– Went onto Higher Education. Not the be-all and end-all, but still instrumental in meeting educated people with similar interests, goals and abilities
    – Realised what I wanted to achieve in life and started to methodically go about engaging in relationships and connections that would make it happen (NB: Not in an opportunistic or exploitative fashion)

    It’s all about planning and FOCUS.

    What I AM doing right:
    – Acknowledging weaknesses rather than denying them
    – Amassing a team of [trusted] people to support me in my areas of weaknesses (i.e. computer programming)
    – CONTINUALLY LEARNING from others wiser than myself in areas I wish to excel at (e.g. You, Andrew Davies, Johnny Laird, SM Gurus etc)
    – Fostering helpful (and genuine) relationships with others who are ahead of the game(e.g. You, Andrew Davies etc)

    What I WILL do right:
    – Systematically improve my weakness e.g. Take the time to learn French in the near future, learn to drive

  • / Scott Gould


    I hear what you’re saying – it does take time to build relationship, and certainly if you don’t need to build relationship in order to live (like I do – my work depends on it), there might not be motivation to do so.

    What I do suggest you do is build relationship with people that you connect with here or on Twitter. Don’t build lots – but do learn that you need to scatter and gather. Some relationships that look prosperous won’t be, and others that don’t look like much can become very fruitful.

    For a start – the people commenting here are great guys. I also am building a community section on our Like Minds website which will aid people in creating valuable relationships, without creating lots of volume.

    And also, thanks for both subscribing and also being open enough to discuss!


  • / Scott Gould

    Hey Jonny

    Love this break down – it creates diamond focus!

    – Isolation of your strengths – Id’ agree – very well done.
    – Love how you have step by step added skills and experience to yourself with an end in mind
    – Love also how you’re building relationship with people now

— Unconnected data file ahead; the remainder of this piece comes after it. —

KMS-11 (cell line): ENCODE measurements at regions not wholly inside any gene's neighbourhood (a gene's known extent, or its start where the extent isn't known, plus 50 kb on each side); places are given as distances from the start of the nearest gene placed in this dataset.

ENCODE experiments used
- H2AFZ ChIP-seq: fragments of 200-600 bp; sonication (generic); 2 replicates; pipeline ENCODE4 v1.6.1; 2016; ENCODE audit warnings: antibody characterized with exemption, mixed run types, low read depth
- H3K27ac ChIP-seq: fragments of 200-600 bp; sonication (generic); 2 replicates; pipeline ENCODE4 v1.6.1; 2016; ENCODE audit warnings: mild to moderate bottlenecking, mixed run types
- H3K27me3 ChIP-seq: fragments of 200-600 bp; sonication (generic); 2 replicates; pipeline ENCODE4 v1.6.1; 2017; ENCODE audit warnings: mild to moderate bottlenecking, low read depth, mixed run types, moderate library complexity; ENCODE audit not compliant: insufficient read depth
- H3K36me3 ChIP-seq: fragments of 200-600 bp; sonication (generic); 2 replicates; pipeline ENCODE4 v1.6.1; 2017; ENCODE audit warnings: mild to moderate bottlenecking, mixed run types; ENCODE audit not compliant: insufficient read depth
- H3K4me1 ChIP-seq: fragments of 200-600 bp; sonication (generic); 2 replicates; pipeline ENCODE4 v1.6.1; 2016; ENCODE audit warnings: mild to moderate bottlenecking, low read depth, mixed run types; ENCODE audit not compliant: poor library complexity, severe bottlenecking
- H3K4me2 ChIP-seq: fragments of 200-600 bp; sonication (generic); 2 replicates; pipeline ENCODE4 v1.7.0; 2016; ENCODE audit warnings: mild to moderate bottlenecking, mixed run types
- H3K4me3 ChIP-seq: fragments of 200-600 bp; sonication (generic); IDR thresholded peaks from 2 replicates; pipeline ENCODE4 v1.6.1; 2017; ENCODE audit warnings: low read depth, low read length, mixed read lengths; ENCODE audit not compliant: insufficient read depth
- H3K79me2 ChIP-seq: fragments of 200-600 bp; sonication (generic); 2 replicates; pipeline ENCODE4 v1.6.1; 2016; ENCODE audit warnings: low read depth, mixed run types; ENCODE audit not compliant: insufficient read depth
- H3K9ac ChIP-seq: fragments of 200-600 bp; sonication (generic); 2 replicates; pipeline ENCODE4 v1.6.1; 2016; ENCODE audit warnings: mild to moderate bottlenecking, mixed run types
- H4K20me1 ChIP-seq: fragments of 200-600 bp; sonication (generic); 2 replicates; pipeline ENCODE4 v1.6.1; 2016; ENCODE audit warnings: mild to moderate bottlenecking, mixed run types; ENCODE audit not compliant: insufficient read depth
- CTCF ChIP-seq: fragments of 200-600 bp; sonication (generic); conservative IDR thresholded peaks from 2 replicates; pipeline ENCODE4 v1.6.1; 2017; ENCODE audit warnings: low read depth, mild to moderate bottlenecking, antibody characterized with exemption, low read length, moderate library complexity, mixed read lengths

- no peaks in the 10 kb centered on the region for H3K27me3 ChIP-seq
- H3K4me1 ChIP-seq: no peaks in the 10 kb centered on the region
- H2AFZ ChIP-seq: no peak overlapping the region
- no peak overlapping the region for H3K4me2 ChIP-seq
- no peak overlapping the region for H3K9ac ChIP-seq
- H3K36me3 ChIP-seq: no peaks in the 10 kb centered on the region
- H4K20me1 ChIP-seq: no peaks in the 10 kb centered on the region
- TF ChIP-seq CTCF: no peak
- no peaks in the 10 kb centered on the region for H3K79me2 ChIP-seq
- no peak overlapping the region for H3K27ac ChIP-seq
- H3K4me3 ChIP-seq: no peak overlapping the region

I would say that there’s more to the future than French ;-)

  • / Scott Gould

    ha, lol!

  • http://www.rosagarriga.net Rosa Garriga

    Thanks for your advice Scott! Well, I’m a really extrovert person and I do spend a lot of my time building and nurturing my face-to-face relationships. In my work relationships are very important too, that’s why I joined a professional association, I’m involved in a committee and attend an event at least every week, plus lots of trade shows, conferences, workshops, etc.
    That’s why I don’t have any time left…lol

    Looking forward to seeing your new section!

    Have a great weekend,


  • http://www.stuartwitts.com/ Stuart Witts

    Perhaps the single most important decision that has been critical to everything that has happened to me in the last year and a half was to TAKE MORE RISKS! Unfortunately I didn’t realise this early enough and had to be forcibly pushed, via redundancy, into making it.

    If I was starting again, that is what I would do much more of.

  • / Scott Gould


    Looking forward to seeing you soon at Like Minds! :-)

  • / Scott Gould

    Thanks for that – that’s more like it :-)

    Risks are a thing I only learnt to take more recently too. Some paid off, some didn’t – but it’s what has pushed me into where I’m now going for sure

  • http://www.stuartwitts.com/ Stuart Witts

    And one more thing…

    I’d believe in myself more :)

  • http://twitter.com/Malcolm12boxes Malcolm Sleath

    I resonate with what Codi Spodnik says, but for reasons that are not particularly about personal branding and all that stuff. While developing my particular piece of intellectual property, I used to feel that I was in a never-ending cycle of ‘starting over’. It would get to the point where I thought I had the final piece slotted into place, and then the next week there would another ‘final revelation’ and I would be starting over again. The result was that I could never really take my offering to market with conviction.

    I knew my offering was flawed because when I read other people’s articles and websites it was quite clear that they had it all sussed and I didn’t. Admittedly, some of the things they were saying seemed a bit hackneyed, but I reasoned that this was because they knew their market well and understood what would resonate with their potential customers.